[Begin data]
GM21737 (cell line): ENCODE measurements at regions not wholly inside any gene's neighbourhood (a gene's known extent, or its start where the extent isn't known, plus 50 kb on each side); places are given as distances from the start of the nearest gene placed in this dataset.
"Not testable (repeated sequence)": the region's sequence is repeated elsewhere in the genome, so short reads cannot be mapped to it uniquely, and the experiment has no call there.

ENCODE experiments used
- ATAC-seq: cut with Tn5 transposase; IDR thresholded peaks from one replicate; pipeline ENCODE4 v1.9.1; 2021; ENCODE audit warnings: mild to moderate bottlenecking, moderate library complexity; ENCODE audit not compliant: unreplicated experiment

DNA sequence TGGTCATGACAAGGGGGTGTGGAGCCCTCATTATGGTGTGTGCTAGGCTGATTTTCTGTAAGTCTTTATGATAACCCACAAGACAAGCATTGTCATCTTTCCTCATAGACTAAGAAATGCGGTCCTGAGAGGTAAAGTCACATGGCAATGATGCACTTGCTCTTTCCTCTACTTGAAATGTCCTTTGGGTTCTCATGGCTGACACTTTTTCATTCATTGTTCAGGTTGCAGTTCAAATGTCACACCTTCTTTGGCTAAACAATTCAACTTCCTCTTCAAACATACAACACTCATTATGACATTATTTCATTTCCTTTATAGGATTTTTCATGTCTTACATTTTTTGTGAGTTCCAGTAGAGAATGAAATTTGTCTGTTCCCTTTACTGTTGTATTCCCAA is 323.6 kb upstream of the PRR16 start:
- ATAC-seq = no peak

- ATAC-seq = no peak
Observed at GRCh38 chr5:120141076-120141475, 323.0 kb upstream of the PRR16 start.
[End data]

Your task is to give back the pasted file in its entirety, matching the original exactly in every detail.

GM21737 (cell line): ENCODE measurements at regions not wholly inside any gene's neighbourhood (a gene's known extent, or its start where the extent isn't known, plus 50 kb on each side); places are given as distances from the start of the nearest gene placed in this dataset.
"Not testable (repeated sequence)": the region's sequence is repeated elsewhere in the genome, so short reads cannot be mapped to it uniquely, and the experiment has no call there.

ENCODE experiments used
- ATAC-seq: cut with Tn5 transposase; IDR thresholded peaks from one replicate; pipeline ENCODE4 v1.9.1; 2021; ENCODE audit warnings: mild to moderate bottlenecking, moderate library complexity; ENCODE audit not compliant: unreplicated experiment

DNA sequence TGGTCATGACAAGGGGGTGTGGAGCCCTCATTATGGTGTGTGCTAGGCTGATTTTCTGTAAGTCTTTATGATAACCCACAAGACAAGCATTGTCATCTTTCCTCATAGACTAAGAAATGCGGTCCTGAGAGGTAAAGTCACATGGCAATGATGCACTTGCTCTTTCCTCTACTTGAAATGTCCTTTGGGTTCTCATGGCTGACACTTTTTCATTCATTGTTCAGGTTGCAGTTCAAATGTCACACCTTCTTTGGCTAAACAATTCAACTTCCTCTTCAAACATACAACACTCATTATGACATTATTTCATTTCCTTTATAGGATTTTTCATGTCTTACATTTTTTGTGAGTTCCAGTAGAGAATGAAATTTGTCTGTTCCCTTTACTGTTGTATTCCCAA is 323.6 kb upstream of the PRR16 start:
- ATAC-seq = no peak

- ATAC-seq = no peak
Observed at GRCh38 chr5:120141076-120141475, 323.0 kb upstream of the PRR16 start.